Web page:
I sent the request emails in January, three months before the tour was due to start. Getting the list finalised was ongoing job, and actually writing the guest posts and answering the interview questions was enjoyable but time-consuming.

I am not naturally the most organised person, so I took particular care to start working on the blog posts as soon as I’d finalised each date and had the questions sent. Even giving myself time, I found I had to work on it steadily. I shudder to think what would have happened if I’d left them all until the week before the tour. It’s definitely not the easiest venture I’ve attempted, but well worth it.

I can’t emphasise enough the importance of planning ahead. I’m typically scheduling posts two months in advance for my book review blog, Iola’s Christian Reads, so it’s vital to give bloggers plenty of advance notice. You don’t have to have the book ready to send them, but you do need to contact them to arrange to save the date. 

What support did you get from your publisher?

When my publisher found out what I was doing, she sent me an electronic copy of the book suitable for Kindles, so that I could offer it to some of the bloggers who requested a copy in return for a spot or a review. I really appreciated that, as it would have become a fairly costly venture if she hadn’t.

Paula Vince ICHow successful was the launch (and how do you define success?)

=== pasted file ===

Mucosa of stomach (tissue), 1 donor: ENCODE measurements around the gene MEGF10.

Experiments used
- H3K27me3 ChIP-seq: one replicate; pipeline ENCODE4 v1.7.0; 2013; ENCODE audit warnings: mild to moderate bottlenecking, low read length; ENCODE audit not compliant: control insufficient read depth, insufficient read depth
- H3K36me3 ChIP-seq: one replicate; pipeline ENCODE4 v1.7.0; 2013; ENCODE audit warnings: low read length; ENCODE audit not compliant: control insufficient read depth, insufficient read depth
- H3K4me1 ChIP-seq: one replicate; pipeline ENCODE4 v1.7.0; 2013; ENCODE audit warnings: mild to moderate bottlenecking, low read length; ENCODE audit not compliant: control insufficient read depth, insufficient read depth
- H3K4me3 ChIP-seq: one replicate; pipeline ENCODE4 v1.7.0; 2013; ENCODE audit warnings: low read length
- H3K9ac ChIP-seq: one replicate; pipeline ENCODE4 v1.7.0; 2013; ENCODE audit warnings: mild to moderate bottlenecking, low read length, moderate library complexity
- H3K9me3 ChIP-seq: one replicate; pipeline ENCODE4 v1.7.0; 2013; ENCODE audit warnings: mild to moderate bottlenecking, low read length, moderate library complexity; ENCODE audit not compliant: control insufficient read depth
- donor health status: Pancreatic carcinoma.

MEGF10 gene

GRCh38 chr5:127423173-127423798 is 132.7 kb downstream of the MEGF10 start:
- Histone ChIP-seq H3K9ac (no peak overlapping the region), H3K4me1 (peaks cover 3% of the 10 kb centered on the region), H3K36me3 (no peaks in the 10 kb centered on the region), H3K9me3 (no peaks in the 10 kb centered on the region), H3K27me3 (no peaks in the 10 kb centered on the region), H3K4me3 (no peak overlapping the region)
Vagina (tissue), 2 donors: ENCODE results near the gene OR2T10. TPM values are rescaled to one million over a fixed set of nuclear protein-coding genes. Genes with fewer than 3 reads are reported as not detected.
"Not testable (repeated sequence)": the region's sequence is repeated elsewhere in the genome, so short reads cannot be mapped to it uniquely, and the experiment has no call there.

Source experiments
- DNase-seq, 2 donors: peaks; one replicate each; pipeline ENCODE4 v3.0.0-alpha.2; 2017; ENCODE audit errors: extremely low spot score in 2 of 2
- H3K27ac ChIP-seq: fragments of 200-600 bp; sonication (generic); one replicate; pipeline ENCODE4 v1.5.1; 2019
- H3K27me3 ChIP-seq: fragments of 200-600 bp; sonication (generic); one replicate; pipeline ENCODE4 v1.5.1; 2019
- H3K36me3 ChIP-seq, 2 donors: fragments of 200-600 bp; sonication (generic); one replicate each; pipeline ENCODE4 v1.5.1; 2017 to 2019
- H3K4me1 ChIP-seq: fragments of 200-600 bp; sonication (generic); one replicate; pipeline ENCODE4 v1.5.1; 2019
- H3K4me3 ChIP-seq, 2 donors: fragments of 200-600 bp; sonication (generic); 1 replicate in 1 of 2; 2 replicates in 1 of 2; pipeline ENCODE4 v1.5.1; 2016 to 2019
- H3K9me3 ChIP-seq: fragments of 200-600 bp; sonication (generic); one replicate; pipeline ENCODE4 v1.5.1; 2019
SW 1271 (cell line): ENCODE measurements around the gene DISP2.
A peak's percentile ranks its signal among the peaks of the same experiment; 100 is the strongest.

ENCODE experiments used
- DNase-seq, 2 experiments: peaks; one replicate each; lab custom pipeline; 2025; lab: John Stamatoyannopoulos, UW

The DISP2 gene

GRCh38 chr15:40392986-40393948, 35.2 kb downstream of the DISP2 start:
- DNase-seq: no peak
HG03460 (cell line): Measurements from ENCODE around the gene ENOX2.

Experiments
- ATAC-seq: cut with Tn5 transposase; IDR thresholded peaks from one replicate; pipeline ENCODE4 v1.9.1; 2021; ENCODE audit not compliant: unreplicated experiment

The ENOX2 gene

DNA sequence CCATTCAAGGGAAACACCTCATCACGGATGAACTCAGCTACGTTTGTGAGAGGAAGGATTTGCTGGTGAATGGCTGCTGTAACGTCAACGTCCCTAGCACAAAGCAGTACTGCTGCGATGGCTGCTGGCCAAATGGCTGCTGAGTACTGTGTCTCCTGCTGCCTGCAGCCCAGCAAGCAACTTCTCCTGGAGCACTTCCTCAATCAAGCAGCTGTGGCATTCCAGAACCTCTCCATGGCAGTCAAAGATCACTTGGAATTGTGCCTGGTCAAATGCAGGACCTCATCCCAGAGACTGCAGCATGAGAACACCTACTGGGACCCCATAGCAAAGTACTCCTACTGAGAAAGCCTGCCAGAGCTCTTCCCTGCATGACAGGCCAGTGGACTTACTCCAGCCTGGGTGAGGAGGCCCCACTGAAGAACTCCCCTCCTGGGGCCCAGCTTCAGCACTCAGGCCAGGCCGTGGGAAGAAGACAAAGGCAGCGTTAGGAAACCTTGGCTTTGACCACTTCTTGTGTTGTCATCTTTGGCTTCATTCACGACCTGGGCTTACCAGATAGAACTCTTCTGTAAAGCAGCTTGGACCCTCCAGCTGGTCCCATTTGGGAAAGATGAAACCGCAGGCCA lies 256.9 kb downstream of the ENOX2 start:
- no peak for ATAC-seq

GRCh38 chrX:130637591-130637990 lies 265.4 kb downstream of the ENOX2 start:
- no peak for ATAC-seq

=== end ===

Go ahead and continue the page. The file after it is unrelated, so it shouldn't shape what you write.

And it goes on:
Although I’m still not sure about the overall number of sales, I do consider the launch a success. You’ve asked a good question, as I don’t think success can be defined solely by numbers of sales or positive reviews. Success is pretty personal when it comes to writing.

If you end up happy with the story you’ve told and the characters you’ve created, it’s a success no matter how many readers it reaches. As each of the guest posts helped highlight the interesting and unique qualities about this new book, every time anybody saw a post and maybe left a comment was a success.

I like your attitude about success! 

What will you repeat for your next book launch? What will you change?

At this stage, I think I would do pretty much the same. I’ve got that blog page with the list of every stop in my blog tour, and I’ve never had anything remotely similar for any of my previous books. It will be a great online keep-sake to look back upon. Having said that, I am open to taking on board other people’s good suggestions, things I haven’t considered yet.

What advice would you give to other authors about to launch their books?

Make an early start—at least three months before the blog tour, as I did. You’ll be working hard on it through all those weeks, believe me. And it takes this time gap to make sure your guest posts will coincide with the release date. If you leave it until just a week or two before asking, bloggers will be telling you they’re sorry but all their slots for that month are full.

Don’t forget to return to each post, once they are published, to reply to comments. It’s good to touch base for at least one working week after each one. You’ll find the connections with interested strangers and new friends well worth the time.

And I believe readers (and blog owners) like and appreciate the interaction with guest authors. Thank you for visiting, Paula.